LETTER: Constant rise in achievement

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In his recent letter on grammar schools Nigel Friswell says ‘I think they were wonderful’.

Maybe they were, in their time, but we should not try to put the clock back.

Seventy years ago and earlier the grammar schools were doing a useful job in offering a secondary education to a few children from families who could not afford private schools.

This opportunity was extended after the 1944 Education Act but the bulk of young people still left school at 15 with no qualifications.

The rough and ready process of a single examination on one day in the life of an 11 year old was hardly a scientific method of selection.

Some children were wrongly placed – no consideration being given to late developers or the wide range of talents, and there were some in grammar schools who might have scraped through the 11-plus but were not really cut out to take advantage of the academic education offered.

Post-war parents were more ambitious for their children and so grew the movement for comprehensive schools which after a shaky start has now matured into a resounding success.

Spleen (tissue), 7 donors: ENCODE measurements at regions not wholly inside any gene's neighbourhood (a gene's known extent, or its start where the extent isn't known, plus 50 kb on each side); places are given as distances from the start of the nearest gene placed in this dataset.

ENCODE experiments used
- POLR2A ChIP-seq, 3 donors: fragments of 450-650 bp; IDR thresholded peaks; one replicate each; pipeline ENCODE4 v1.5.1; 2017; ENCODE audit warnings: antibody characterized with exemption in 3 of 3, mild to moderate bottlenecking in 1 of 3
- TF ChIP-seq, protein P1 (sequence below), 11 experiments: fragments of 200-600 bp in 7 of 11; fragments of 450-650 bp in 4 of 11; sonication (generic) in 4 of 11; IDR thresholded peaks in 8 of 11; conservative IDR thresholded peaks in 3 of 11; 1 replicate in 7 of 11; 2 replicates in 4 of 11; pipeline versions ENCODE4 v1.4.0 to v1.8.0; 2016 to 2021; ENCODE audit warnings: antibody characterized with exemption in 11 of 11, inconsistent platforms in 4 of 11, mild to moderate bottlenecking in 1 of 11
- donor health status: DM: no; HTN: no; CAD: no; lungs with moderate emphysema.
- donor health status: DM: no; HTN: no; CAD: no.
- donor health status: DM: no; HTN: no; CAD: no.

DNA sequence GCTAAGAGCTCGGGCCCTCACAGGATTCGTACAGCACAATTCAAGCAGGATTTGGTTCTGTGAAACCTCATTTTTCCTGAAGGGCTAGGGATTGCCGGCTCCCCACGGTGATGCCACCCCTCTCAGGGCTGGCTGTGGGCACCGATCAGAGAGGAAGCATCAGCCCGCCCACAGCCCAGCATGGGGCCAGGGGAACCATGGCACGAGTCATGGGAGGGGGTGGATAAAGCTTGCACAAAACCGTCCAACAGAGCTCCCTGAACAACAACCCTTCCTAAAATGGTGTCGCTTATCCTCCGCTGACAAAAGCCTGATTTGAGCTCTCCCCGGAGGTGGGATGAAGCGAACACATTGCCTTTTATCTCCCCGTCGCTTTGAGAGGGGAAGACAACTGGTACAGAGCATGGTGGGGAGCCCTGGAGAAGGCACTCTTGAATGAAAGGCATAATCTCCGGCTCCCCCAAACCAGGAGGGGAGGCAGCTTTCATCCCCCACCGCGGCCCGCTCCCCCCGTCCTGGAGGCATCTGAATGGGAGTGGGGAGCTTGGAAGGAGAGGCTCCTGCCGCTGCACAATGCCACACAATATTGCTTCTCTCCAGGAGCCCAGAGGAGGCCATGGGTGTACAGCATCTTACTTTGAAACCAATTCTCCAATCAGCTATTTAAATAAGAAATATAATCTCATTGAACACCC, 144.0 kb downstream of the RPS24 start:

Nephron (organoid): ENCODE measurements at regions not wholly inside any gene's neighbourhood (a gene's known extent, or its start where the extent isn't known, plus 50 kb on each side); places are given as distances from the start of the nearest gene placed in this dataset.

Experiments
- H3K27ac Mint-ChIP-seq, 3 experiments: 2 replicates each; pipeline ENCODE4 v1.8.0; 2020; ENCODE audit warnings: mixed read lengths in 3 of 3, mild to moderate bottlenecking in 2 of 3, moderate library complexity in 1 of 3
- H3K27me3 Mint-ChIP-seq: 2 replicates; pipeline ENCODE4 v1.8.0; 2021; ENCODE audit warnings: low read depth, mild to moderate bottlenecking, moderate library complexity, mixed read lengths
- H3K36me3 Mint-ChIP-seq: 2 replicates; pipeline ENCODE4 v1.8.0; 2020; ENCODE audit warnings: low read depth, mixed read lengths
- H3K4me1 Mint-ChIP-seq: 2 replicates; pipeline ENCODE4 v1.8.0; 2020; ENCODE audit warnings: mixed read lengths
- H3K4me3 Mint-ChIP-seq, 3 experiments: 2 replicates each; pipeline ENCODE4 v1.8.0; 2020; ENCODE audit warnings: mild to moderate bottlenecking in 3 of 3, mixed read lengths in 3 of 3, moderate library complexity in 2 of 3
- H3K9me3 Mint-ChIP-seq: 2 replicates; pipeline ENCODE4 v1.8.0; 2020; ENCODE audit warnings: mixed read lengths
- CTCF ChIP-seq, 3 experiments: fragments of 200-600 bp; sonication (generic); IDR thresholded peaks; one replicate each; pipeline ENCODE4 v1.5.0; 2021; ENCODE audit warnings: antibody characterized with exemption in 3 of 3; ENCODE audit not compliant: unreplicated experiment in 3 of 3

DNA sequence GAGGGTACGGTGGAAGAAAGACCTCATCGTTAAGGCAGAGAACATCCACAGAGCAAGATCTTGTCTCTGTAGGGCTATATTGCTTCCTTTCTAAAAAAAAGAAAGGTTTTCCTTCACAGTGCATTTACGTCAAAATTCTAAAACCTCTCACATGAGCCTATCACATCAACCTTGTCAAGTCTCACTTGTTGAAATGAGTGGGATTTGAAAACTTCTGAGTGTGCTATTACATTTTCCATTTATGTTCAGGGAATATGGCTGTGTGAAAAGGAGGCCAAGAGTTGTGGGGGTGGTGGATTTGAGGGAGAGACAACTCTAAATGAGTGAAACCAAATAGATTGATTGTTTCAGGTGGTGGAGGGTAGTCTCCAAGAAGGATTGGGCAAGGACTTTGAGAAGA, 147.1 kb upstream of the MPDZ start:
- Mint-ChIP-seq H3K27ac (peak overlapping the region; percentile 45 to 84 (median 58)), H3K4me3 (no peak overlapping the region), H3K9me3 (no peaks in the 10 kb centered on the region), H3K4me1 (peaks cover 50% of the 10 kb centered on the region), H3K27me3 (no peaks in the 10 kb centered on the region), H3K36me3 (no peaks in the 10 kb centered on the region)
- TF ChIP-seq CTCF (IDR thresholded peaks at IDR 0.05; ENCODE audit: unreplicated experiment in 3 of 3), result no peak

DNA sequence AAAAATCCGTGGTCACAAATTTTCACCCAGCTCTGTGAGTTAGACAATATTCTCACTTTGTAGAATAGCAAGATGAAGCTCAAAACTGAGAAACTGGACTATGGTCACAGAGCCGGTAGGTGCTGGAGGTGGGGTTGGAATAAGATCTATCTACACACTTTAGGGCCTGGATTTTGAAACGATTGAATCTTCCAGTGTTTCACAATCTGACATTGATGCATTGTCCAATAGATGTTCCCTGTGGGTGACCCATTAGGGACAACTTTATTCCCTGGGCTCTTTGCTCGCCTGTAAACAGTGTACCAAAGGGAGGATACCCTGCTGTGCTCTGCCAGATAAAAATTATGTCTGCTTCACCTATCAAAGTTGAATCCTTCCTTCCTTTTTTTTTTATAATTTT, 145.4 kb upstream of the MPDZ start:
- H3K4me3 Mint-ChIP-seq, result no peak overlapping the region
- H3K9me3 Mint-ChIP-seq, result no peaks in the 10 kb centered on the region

In Horsham this is only too obvious. We now have three excellent 11-16 schools and a first rate Sixth Form College all highly rated nationally.

Just look at the County Times – week after week we read of academic success together with artistic, sporting, business and other enterprising activities in all our four schools – and this remark could also be extended to our near neighbour the Weald School in Billingshurst.

These schools do a cracking job and there are no children from however deprived a background who could not succeed if they have a mind to do so.

What evidence is there for ‘dumbing down’? On the contrary, the very high percentage of children achieving academic success shows there is a constant rise in expectation, achievement and opportunity.

The days of grammar schools caused much heartbreak in families and neighbourhoods, fostered snobbery and exclusivism, put heavy responsibilities on primary school teachers by pressure from ambitious parents, and gave the 75 per cent who did not make it to a grammar school at age 11 an early sense of being a failure. Do we want that for our children?

It is no time to look back. We should look forward, cut out the criticism and support the children and teachers in the schools we now have.

The government would do well to stop tinkering with this and that – free schools, grammars and so on – and use their scarce resources to back the present schools rather than cutting down on funding.

Can’t they see that what we have is a fair and sound system which should be continually improved and encouraged.

Susan Overton

School Hill, Warnham

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